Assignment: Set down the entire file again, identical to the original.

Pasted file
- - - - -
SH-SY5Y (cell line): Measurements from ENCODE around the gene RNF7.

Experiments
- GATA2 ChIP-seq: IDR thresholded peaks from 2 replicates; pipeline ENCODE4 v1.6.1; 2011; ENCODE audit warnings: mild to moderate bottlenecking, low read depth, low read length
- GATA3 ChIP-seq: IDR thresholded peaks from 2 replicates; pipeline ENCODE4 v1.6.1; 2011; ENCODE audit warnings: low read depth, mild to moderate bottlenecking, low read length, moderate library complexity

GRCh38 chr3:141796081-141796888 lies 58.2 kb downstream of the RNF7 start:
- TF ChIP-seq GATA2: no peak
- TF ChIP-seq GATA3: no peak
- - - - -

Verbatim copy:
SH-SY5Y (cell line): Measurements from ENCODE around the gene RNF7.

Experiments
- GATA2 ChIP-seq: IDR thresholded peaks from 2 replicates; pipeline ENCODE4 v1.6.1; 2011; ENCODE audit warnings: mild to moderate bottlenecking, low read depth, low read length
- GATA3 ChIP-seq: IDR thresholded peaks from 2 replicates; pipeline ENCODE4 v1.6.1; 2011; ENCODE audit warnings: low read depth, mild to moderate bottlenecking, low read length, moderate library complexity

GRCh38 chr3:141796081-141796888 lies 58.2 kb downstream of the RNF7 start:
- TF ChIP-seq GATA2: no peak
- TF ChIP-seq GATA3: no peak